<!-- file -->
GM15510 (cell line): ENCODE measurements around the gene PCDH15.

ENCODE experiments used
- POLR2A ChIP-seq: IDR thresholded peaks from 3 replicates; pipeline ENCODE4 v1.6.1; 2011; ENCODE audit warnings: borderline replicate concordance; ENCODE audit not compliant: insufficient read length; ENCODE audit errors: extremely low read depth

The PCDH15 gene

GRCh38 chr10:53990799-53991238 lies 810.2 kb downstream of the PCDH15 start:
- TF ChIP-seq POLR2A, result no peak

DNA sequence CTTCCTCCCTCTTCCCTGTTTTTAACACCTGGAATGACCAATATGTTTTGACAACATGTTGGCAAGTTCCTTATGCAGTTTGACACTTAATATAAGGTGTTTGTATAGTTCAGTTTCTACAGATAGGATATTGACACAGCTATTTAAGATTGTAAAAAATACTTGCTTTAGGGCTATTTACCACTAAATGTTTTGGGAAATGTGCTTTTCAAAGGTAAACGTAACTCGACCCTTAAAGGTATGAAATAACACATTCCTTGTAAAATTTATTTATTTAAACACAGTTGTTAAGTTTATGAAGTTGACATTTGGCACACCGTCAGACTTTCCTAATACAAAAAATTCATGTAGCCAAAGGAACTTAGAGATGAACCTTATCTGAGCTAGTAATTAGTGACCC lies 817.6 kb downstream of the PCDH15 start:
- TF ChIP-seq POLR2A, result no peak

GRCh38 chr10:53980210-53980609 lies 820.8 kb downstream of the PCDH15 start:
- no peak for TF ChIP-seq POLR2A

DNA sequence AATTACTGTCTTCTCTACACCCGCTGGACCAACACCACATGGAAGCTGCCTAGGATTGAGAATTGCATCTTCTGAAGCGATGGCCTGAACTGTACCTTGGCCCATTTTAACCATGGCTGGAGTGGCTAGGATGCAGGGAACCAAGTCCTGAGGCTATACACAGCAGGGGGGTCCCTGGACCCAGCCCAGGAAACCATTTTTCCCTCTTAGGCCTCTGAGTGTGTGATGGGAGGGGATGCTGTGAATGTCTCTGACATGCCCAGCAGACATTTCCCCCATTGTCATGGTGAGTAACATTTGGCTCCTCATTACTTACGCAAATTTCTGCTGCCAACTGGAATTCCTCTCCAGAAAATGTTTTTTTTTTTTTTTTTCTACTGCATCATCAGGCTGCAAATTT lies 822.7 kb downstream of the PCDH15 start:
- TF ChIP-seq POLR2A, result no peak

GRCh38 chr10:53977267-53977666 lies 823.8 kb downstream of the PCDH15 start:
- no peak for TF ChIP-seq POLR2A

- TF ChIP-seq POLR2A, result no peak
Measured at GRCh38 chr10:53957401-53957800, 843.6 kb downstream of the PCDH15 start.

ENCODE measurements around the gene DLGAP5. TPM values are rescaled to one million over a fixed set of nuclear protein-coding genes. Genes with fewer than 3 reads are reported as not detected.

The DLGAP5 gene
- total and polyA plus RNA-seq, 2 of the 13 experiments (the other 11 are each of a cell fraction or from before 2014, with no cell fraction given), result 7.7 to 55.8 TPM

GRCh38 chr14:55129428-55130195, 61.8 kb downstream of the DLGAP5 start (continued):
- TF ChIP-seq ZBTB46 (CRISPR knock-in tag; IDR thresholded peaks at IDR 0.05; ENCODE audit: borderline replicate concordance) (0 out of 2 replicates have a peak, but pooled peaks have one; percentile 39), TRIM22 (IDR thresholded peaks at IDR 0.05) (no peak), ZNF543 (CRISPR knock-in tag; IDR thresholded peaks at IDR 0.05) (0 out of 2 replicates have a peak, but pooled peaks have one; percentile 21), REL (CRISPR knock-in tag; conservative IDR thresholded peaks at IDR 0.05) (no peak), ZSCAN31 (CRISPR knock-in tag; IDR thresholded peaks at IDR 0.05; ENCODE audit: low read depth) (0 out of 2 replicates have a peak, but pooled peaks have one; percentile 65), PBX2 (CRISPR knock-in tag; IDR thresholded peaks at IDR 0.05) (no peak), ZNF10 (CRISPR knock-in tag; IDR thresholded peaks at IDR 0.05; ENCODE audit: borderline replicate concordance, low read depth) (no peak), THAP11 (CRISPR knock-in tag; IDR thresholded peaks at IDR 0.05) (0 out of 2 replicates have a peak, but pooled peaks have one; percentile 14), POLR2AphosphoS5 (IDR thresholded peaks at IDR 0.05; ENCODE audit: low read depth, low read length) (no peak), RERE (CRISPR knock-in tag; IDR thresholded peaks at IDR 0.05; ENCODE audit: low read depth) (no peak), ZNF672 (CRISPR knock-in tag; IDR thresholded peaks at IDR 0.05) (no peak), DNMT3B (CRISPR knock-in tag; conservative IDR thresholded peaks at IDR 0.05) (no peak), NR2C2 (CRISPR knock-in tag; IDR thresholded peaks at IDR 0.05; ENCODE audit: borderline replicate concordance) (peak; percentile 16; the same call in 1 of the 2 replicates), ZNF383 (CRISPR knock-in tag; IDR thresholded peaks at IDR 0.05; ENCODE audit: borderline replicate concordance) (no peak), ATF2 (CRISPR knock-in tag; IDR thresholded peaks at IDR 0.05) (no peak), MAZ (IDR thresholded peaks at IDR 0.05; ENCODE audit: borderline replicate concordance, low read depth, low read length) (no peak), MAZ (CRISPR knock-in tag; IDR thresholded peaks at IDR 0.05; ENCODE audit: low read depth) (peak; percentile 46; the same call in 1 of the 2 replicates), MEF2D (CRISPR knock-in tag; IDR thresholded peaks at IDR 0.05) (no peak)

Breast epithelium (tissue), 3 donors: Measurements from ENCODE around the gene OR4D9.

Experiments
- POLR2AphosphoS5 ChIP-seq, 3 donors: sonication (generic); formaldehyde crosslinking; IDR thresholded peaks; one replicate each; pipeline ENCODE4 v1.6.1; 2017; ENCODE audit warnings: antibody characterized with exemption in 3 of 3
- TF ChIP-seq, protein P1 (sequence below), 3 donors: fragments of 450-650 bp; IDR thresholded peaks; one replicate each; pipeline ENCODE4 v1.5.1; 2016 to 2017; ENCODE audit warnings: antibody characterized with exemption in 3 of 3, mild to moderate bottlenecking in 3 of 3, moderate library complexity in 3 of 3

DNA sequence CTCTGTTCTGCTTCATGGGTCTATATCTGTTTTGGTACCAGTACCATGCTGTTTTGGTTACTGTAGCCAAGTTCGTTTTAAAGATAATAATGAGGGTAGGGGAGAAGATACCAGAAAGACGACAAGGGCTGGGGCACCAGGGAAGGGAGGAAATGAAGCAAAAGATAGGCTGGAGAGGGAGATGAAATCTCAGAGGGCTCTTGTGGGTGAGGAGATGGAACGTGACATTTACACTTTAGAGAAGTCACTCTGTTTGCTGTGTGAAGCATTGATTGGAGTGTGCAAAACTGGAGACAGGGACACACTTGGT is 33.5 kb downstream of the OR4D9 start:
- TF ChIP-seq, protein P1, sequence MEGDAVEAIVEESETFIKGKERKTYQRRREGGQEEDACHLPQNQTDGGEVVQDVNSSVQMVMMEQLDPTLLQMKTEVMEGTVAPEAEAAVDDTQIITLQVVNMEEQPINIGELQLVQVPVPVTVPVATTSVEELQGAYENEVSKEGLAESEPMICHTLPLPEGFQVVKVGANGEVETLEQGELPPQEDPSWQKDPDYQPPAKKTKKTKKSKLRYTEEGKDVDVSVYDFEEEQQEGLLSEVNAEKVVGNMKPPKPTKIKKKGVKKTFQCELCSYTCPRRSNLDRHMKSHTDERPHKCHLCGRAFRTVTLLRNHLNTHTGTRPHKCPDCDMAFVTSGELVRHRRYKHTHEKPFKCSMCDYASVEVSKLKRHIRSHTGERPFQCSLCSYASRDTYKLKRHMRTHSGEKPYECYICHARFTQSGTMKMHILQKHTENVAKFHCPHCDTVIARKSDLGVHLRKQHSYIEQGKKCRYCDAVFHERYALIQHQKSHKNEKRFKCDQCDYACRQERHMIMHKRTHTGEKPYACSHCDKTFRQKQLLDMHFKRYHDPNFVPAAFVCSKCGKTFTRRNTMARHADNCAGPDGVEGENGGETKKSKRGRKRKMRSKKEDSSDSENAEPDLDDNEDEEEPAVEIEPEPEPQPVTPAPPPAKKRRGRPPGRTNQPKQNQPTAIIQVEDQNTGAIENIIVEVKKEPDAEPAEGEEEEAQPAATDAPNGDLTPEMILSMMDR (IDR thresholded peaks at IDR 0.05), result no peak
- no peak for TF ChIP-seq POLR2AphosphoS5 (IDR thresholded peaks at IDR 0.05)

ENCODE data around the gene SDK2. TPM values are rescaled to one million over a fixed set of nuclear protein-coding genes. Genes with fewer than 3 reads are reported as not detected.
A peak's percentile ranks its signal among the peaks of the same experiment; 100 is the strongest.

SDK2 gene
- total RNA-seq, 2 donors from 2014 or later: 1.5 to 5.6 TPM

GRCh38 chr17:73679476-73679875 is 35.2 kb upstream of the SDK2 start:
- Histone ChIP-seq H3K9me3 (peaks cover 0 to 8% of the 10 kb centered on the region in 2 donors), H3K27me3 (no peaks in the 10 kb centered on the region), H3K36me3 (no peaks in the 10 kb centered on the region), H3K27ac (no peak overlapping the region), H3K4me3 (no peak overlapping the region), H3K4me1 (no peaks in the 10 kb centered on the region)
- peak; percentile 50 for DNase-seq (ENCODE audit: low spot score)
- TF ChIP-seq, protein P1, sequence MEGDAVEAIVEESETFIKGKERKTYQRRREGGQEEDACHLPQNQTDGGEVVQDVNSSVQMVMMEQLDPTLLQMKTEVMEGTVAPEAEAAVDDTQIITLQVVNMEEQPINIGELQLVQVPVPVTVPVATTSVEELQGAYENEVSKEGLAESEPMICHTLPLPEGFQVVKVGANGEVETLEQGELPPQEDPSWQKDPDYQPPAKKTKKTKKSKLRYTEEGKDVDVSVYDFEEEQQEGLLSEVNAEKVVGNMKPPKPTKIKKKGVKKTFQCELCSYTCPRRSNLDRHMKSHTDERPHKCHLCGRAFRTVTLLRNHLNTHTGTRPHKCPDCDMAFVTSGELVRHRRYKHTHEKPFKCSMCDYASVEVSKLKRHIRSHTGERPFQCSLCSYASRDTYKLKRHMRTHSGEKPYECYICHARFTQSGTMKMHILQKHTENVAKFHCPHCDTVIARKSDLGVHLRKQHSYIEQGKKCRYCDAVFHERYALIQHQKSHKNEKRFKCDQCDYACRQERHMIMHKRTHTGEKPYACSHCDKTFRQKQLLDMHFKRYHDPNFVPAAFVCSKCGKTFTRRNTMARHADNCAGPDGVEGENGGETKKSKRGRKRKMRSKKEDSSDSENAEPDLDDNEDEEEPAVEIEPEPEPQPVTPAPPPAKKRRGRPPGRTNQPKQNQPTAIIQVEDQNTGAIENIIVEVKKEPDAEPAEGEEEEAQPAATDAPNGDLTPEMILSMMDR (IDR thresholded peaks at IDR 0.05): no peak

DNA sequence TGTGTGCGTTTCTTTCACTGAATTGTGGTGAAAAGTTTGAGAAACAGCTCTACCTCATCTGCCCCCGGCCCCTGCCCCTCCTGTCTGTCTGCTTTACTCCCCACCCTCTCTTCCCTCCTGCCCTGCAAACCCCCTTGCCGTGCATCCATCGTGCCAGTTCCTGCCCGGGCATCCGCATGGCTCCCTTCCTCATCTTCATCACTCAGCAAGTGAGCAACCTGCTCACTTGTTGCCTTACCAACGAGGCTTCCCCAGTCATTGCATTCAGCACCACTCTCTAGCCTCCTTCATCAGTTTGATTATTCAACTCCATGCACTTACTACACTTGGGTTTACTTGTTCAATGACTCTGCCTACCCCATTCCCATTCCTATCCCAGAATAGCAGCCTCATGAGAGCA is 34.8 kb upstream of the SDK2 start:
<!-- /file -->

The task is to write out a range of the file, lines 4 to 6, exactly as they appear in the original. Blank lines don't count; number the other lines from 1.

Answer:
The PCDH15 gene

GRCh38 chr10:53990799-53991238 lies 810.2 kb downstream of the PCDH15 start:
- TF ChIP-seq POLR2A, result no peak